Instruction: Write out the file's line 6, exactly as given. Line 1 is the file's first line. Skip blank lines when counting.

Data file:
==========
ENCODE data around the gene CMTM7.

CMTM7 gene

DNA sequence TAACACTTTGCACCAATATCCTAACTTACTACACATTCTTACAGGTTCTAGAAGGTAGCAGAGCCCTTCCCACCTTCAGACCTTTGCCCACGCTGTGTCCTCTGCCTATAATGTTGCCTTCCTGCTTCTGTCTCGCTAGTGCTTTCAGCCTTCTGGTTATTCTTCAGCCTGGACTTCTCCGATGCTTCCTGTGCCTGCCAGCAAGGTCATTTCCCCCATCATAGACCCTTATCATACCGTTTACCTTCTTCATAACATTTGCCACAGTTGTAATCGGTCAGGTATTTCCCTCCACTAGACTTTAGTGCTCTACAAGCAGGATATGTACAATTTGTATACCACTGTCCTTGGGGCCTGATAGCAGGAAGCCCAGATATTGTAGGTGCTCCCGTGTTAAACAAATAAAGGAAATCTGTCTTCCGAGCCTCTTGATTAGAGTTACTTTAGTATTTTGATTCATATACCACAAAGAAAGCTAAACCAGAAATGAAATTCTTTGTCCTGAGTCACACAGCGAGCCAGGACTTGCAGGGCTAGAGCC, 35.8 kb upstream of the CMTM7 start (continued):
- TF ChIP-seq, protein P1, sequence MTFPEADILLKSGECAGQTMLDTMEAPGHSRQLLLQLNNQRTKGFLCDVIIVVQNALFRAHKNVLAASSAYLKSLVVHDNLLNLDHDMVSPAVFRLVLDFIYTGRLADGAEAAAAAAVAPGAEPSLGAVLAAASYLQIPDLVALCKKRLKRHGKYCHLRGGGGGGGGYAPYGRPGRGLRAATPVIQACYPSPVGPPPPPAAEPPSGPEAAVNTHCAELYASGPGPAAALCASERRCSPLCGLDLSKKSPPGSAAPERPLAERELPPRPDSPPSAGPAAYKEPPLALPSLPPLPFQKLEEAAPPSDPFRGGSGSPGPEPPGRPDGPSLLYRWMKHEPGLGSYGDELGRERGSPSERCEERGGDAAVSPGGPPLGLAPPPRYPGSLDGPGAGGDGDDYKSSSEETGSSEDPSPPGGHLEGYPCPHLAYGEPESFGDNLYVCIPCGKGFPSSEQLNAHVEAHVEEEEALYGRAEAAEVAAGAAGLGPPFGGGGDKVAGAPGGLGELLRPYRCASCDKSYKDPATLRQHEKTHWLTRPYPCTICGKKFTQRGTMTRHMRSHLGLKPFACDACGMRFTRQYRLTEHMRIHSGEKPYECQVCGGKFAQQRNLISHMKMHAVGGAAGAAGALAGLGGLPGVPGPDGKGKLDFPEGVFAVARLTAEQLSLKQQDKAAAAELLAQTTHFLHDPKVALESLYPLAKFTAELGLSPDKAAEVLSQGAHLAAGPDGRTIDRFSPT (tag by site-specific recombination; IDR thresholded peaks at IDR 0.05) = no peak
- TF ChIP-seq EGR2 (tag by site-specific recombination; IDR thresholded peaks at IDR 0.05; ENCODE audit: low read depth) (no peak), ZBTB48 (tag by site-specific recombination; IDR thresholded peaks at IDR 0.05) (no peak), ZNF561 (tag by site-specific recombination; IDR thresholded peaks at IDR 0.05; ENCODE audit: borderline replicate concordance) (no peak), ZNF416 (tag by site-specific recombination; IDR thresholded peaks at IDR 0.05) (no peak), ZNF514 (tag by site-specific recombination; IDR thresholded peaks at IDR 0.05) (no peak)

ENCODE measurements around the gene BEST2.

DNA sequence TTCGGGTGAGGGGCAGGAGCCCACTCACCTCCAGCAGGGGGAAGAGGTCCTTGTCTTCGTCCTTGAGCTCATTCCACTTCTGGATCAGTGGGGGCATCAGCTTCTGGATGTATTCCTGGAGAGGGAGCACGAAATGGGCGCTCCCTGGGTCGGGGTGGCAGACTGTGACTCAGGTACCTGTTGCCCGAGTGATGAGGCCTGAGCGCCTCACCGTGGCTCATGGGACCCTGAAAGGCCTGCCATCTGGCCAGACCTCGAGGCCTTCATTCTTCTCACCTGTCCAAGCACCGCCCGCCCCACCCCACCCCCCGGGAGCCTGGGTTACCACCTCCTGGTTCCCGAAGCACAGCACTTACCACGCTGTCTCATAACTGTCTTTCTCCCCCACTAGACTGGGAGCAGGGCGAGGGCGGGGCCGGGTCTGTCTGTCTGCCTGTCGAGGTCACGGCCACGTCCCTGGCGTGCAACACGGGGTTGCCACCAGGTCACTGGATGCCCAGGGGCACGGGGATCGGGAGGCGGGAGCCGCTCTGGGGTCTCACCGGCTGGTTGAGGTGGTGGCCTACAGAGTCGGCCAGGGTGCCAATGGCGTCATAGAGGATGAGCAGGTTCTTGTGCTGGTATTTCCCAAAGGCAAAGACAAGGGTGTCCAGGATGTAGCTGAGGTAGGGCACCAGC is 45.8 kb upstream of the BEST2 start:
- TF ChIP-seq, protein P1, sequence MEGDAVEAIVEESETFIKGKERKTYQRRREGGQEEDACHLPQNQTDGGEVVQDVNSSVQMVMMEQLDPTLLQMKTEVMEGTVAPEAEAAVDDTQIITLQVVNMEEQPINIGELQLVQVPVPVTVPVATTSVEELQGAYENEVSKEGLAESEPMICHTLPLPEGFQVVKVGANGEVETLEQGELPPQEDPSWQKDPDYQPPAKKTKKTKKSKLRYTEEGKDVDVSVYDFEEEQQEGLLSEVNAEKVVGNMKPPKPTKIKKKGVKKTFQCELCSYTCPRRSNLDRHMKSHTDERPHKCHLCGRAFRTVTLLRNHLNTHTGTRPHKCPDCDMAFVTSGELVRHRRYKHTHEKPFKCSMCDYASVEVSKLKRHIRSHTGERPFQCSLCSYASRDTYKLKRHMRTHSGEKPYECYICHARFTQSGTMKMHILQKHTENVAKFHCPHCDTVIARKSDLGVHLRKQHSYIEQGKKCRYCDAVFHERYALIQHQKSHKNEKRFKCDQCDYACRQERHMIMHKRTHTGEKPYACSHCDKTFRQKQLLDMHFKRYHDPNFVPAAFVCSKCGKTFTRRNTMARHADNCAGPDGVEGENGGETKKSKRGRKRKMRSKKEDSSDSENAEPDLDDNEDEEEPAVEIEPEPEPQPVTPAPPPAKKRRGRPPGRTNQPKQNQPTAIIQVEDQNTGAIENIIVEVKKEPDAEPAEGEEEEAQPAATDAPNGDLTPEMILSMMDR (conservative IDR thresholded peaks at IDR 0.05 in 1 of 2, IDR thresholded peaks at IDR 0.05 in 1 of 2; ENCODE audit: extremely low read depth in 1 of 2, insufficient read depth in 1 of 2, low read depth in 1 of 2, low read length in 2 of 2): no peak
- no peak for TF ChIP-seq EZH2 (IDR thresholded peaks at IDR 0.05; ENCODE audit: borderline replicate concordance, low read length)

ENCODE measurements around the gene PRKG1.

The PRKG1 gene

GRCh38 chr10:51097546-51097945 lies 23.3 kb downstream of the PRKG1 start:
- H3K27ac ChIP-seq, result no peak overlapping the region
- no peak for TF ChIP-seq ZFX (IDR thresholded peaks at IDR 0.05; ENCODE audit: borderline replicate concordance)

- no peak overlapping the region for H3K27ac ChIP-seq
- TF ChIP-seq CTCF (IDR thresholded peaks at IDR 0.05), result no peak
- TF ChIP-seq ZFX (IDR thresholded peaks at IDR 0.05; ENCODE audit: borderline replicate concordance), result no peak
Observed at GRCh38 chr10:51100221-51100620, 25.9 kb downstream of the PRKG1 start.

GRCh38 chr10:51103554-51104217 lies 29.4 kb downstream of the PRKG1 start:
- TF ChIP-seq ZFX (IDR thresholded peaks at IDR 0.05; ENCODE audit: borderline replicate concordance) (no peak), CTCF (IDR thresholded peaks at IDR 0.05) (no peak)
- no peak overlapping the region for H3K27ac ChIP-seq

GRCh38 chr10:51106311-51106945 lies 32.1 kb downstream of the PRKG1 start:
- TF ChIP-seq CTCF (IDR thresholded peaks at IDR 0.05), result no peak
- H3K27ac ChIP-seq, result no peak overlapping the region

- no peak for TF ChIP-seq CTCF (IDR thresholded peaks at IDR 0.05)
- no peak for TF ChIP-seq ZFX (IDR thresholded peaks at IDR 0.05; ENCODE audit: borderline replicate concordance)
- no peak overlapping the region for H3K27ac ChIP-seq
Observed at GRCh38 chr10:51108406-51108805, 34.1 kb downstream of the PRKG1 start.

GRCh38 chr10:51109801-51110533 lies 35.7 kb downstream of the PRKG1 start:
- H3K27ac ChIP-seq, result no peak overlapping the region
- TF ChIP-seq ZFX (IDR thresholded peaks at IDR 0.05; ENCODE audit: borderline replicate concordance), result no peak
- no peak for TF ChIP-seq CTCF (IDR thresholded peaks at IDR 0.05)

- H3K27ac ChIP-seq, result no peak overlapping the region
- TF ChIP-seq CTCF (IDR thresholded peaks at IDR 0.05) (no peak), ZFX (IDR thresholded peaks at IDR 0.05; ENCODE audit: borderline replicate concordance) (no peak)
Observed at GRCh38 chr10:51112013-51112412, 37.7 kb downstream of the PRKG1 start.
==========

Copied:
ENCODE measurements around the gene BEST2.